Connecting Bhutan: Past, Present and Future
Connecting Bhutan: Past, Present and Future
All trails begin with a story.
It was not the first time that an important event took place in the courtyard of the Trongsa Dzong. Taking advantage of a unique quirk in topography, for hundreds of years, every traveller crossing Bhutan has to travel this way. As a result, the history of Bhutan often found its focus on this tight, strategically important ridgeline dominated by a massive white fortress: the gateway connecting East and West in the tiny mountain Kingdom.
On March 25, 2020, just as the world was realising the severity of the Covid pandemic, a ceremony took place here in quiet seclusion. Greeted by Lam Neten, Dasho Dzongda and other dignitaries, two small muddy and tired groups of travellers, one from Trashigang in the East, the other from Haa in the West, entered through the two giant creaking wooden gateways of the fortress. They followed in the footsteps of their ancestors: monks, traders, soldiers, messengers, artists, workers, tax collectors and gurus, who had worn the steps smooth with their passing. After the traditional greeting through the exchange of khadhar (ceremonial scarves) and a blessing from the Lam, something took place which had never occurred in this historic place before. Surveyors from each group touched together two GPS units formally completing the first full traverse of the ancient route in a generation. Thus marking “the end of the beginning” for the restoration of the Trans Bhutan Trail.
The trek, which had taken each group fourteen days, was actually years in the making. Over the subsequent two years Bhutan took on the ultimate Covid project. Thousands of villagers, Desuup (national volunteers), scouts, mountain bikers, tourist guides and others leaned into His Majesty’s Vision – to breathe new life into the pathway which was once an essential lifeline connecting Bhutan from East to West. 403km long, crossing twelve mountain passes, climbing a total of over 20,000 meters, crossing fourteen raging glacial rivers, connecting nine Dzong fortresses, hundreds of communities and over two hundred sacred sites, the Trans Bhutan Trail is now one of the great long distance trails in the world with an extraordinary past and an exciting future.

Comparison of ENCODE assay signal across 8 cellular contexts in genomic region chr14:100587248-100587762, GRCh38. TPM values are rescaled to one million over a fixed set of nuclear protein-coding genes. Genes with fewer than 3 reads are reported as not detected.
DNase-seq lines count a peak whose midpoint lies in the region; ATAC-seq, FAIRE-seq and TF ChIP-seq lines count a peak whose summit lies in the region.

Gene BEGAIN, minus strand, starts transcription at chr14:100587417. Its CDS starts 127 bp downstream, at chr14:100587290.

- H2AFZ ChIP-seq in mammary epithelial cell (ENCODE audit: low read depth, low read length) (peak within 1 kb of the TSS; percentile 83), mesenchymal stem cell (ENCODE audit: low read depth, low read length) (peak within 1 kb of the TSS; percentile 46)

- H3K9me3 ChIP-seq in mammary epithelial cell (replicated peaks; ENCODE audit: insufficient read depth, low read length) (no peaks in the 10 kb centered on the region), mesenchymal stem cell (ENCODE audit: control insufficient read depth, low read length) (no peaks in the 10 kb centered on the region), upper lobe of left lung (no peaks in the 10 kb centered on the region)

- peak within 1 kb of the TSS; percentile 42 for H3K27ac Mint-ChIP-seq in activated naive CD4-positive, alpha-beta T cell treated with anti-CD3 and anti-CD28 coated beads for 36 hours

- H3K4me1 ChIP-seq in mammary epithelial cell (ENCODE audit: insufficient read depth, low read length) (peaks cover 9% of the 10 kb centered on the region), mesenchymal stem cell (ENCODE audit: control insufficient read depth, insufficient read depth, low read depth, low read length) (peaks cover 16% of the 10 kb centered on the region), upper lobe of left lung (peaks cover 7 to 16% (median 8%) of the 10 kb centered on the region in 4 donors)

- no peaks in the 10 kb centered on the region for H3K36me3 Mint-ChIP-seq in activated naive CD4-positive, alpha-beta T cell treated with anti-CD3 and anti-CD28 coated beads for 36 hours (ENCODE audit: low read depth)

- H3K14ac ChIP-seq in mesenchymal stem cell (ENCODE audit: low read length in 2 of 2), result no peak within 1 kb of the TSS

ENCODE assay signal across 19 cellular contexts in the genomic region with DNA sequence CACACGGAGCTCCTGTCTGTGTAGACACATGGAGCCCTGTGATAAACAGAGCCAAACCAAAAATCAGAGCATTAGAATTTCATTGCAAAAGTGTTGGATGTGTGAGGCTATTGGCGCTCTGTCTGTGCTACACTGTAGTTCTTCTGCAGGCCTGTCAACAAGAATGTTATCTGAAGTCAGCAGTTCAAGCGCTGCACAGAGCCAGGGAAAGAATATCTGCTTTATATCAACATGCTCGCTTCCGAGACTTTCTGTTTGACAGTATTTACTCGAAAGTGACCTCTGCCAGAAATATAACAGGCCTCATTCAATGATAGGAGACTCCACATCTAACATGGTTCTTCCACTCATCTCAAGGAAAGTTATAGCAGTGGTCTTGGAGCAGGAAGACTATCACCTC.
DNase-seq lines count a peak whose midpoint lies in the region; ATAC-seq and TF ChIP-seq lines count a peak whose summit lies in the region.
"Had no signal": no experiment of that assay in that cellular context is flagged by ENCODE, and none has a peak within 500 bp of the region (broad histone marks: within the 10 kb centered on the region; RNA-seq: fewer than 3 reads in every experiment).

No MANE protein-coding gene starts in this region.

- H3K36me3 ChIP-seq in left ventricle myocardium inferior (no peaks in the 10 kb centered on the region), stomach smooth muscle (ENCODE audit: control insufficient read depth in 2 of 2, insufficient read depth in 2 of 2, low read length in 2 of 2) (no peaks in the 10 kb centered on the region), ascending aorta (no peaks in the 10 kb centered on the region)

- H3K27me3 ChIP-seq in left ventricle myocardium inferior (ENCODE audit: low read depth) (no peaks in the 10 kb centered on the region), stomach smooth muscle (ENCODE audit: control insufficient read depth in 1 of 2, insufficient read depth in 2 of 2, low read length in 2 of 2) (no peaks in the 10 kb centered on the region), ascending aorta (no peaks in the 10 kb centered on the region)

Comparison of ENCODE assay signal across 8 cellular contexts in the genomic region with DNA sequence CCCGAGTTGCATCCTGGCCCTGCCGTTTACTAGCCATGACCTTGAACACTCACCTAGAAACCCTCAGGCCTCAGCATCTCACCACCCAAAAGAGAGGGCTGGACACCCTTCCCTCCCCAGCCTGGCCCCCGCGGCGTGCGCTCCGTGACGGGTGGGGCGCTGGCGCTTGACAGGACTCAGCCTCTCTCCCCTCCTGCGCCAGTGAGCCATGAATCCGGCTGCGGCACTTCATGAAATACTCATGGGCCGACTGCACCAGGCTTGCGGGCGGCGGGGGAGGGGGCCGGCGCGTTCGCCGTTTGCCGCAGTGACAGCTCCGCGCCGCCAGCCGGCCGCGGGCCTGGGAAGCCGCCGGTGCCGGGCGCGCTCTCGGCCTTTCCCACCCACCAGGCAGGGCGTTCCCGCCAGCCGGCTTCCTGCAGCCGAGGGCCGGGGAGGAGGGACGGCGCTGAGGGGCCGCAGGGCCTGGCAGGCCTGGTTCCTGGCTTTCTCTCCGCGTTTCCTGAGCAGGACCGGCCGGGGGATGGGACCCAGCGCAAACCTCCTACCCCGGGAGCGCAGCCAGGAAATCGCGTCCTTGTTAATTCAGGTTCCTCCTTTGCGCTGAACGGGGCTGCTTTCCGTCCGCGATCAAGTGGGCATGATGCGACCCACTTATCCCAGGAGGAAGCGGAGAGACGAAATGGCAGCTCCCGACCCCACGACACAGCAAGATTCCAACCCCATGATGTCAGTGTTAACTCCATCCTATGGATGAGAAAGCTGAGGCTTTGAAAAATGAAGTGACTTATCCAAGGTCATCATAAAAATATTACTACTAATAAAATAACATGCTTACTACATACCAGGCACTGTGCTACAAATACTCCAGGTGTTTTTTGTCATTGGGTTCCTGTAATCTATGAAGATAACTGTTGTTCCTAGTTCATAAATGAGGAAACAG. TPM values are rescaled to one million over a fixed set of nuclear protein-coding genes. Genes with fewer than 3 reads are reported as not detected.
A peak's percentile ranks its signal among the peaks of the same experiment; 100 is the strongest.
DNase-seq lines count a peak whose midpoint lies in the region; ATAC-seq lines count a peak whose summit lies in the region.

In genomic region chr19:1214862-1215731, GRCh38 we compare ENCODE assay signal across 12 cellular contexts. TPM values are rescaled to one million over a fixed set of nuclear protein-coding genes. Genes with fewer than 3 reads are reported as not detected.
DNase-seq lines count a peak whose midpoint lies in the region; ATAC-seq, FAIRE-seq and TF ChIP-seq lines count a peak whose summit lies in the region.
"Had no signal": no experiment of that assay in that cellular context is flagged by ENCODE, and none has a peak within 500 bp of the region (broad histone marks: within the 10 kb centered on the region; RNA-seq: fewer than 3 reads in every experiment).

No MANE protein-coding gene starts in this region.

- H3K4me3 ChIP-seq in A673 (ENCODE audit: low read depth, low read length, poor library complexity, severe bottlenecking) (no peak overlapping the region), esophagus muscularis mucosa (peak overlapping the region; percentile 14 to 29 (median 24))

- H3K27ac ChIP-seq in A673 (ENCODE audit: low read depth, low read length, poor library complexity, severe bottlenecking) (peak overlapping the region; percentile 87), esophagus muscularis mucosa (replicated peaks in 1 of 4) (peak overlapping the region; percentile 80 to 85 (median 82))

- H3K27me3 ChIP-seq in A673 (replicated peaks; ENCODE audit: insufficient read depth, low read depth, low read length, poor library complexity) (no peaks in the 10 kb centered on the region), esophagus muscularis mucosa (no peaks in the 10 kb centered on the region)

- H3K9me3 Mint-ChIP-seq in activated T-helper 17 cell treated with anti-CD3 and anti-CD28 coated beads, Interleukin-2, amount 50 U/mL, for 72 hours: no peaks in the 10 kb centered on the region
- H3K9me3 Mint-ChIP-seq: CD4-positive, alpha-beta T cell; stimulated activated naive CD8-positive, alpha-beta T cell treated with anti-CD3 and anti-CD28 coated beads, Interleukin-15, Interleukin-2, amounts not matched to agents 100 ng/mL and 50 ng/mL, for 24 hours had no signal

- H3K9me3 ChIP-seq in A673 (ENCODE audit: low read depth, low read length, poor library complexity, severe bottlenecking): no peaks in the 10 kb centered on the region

One of the best descriptions of travel in Bhutan came from a National Geographic magazine article written many years ago: “Bhutan is a land of short distances and long journeys.”
What was said then remains true today. Standing on a hillside in Wangdue you can see a point across the valley, not 5km away, that might take a day or more to reach, if you can ever find it at all. In Bhutan, if you are not going up, you are probably going down. The country is composed of deep valleys, dense rhododendron forests, twisted canyons and banks of clouds which are as likely to form below you as above. It is also home to a host of playful trickster spirits who take their pleasure in disorienting travellers. Even with modern technology, the many challenges faced by travellers today have changed little from those a thousand years ago.
For early inhabitants of this land, the difficulty of travel was often an advantage. Hidden from site in highly defensible positions, communities thrived for hundreds of years. If enemies came, a small group could hold off an army with thorn bushes, arrows and a pile of rocks. But there was still a need for connection, exchange and mutual secular and spiritual defence. For not only did the Bhutanese have to defend themselves against a host of human invaders, there were also powerful spirits like the Demoness Srinmo, a fierce she-demon from the pre-Buddhist era whose entire frame spans across the whole of the Himalayan region with her head in Tibet (China) and her feet in Bhutan.
The epitome of savagery, chaos, and pure evil, Srinmo could only be tamed through erecting stupas and temples across the region. This led the Tibetan King Songtsen Gampo (seventh century) to build a series of Lhakhangs (temples) to subdue her and stop her from breaking through the earth’s crust, protecting the inhabitants of this unstable mountainous region. Among these temples, Jampa Lhakhang in Bumthang falls on the left knee and Kyichu Lhakhang in Paro falls on the left foot, along the ancient route across Bhutan.
The Bhutan that we see today owes a great deal to Zhabdrung Ngawang Namgyel who arrived in the 16th century escaping from religious persecution. He established the Drukpa Kagyu School, the state religion of contemporary Bhutan. History has it that the night before his journey, he had a prophetic dream in which he followed a large raven (the manifestation of Raven-headed Mahakala, his tutelary deity and the protector of the kingdom) southward and arrived at an unknown place which was to be Bhutan.